604 F2d 550 United States v. Blue Thunder

604 F.2d 550

4 Fed. R. Evid. Serv. 779

UNITED STATES of America, Appellee,
James David BLUE THUNDER, Appellant (two cases).

78-1734, 79-1060.

United States Court of Appeals,
Eighth Circuit.

Submitted June 12, 1979.
Decided Aug. 3, 1979.
Rehearing Denied Sept. 11, 1979.
Certiorari Denied Oct. 9, 1979.

See 100 S.Ct. 215.

Wayne F. Gilbert, Gunderson, Farrar, Aldrich, Ward & DeMersseman, Rapid City, S.D., for appellant; James David Blue Thunder, appellant, filed brief pro se.

Jeffrey L. Viken, Asst. U.S. Atty., Sioux Falls, S.D., for appellee; Robert D. Hiaring, U.S. Atty., and Gary G. Colbath, Asst. U.S. Atty., Sioux Falls, S.D., on the brief.

Before GIBSON, Chief Judge, and ROSS and HENLEY, Circuit Judges.

HENLEY, Circuit Judge.

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James David Blue Thunder was convicted of first degree murder under provisions of 18 U.S.C. §§ 1111 and 1153 for stabbing to death with a butcher knife one Theresa Sands Blue Thunder who once had been his wife. He was sentenced by the district court1 to life imprisonment. His appeal from that conviction and sentence, No. 78-1734, was filed with this court in September of 1978. Subsequently we remanded the case for an evidentiary hearing on the question of effective assistance of trial counsel. On remand, the district court conducted a hearing and filed findings of fact, conclusions of law and an order stating its determination that Blue Thunder had been adequately represented at trial. He appeals that determination in No. 79-1060. The two appeals were consolidated for submission to this panel. We affirm.


For reversal, Blue Thunder contends that (1) the evidence was insufficient to support his conviction; (2) he was denied effective assistance of counsel at trial; (3) evidence of flight was improperly placed before the jury; and (4) the district court erred in denying certain of his post-trial motions.


Sufficiency of the Evidence.


Blue Thunder does not assert here that the government failed to prove beyond a reasonable doubt that he killed Theresa. The evidence clearly establishes that he stabbed his victim to death in her automobile on the tribal pow-wow grounds of the Rosebud Indian Reservation in South Dakota. The combined testimony of four government eyewitnesses disclosed that Blue Thunder forced his way into the victim's automobile, put a butcher knife to her throat, and eventually stabbed her in the back as she attempted to escape his grasp. One of the witnesses testified that he actually pulled Blue Thunder from the victim's body as it rolled from the vehicle. A second stated that Blue Thunder threw "an object" into a wooded area as he fled the scene. Investigating officers searched that area and recovered the murder weapon.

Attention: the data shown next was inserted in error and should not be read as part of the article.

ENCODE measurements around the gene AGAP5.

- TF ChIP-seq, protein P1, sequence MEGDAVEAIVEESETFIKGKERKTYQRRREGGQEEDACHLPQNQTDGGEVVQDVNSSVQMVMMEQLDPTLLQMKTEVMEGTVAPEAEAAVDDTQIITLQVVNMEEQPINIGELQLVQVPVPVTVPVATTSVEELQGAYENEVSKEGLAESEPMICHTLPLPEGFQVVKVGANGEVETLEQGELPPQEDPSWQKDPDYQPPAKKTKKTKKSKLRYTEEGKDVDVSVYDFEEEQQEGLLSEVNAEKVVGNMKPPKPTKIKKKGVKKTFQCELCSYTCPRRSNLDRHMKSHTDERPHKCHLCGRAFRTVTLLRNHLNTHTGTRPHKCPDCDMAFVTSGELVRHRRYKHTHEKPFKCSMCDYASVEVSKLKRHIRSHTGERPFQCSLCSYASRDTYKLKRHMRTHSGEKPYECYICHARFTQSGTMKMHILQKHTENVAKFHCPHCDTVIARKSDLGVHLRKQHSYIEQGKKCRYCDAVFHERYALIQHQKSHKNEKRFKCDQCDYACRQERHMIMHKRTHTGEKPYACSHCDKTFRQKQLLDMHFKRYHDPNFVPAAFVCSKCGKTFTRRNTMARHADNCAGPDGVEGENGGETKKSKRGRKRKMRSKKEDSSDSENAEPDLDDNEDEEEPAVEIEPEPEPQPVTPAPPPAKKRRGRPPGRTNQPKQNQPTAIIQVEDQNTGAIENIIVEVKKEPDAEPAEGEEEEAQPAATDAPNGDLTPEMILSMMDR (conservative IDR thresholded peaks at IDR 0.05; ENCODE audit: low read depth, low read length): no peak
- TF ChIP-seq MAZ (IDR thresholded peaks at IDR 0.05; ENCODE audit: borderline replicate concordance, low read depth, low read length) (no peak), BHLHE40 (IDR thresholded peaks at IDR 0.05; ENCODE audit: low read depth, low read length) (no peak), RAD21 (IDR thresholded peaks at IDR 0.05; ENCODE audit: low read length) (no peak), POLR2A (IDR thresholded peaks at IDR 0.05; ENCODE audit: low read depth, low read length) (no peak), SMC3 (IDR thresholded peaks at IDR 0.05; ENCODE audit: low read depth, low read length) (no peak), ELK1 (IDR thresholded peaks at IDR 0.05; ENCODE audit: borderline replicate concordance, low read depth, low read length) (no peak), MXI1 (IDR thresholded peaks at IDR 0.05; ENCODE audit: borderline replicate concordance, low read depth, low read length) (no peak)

Blue Thunder does argue, however, that this and the remainder of the government's evidence is insufficient to support his conviction for first degree murder because it fails to establish that he committed the homicide with premeditation. Section 1111, under which he was convicted, retains the common law distinction between second degree murder, requiring only intent-to-kill with malice aforethought, and first degree murder which, in addition, requires intent-to-kill with premeditation and deliberation.2 See Beardslee v. United States, 387 F.2d 280 (8th Cir. 1967). Whether the defendant perpetrated the murder with premeditation is, of course, a jury question. 387 F.2d at 288-89; Weakley v. United States, 91 U.S.App.D.C. 8, 198 F.2d 940, 942 (D.C. Cir. 1952).


The relevant evidentiary factors to be considered in determining the existence of premeditation have been cogently summarized as follows:


On the basis of events before and at the time of the killing, the trier of fact will sometimes be entitled to infer that the defendant actually premeditated and deliberated his intentional killing. Three categories of evidence are important for this purpose: (1) facts about how and what the defendant did prior to the actual killing which show he was engaged in activity directed toward the killing, that is, Planning activity ; (2) facts about the defendant's prior relationship and conduct with the victim from which Motive may be inferred; and (3) facts about the Nature of the killing from which it may be inferred that the manner of killing was so particular and exacting that the defendant must have intentionally killed according to a preconceived design. (Emphasis in original.)

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W. LaFave & A. Scott, Jr., Criminal Law § 73 at p. 564 (1972). See also People v. Anderson, 70 Cal.2d 15, 73 Cal.Rptr. 550, 447 P.2d 942 (1968); Annot., 96 A.L.R.2d 1435 (1964). We also note that in establishing premeditation the government was not required to show the defendant deliberated for any particular length of time before perpetrating the murder. Weakley v. United States, supra, 91 U.S.App.D.C. at 10, 198 F.2d at 942.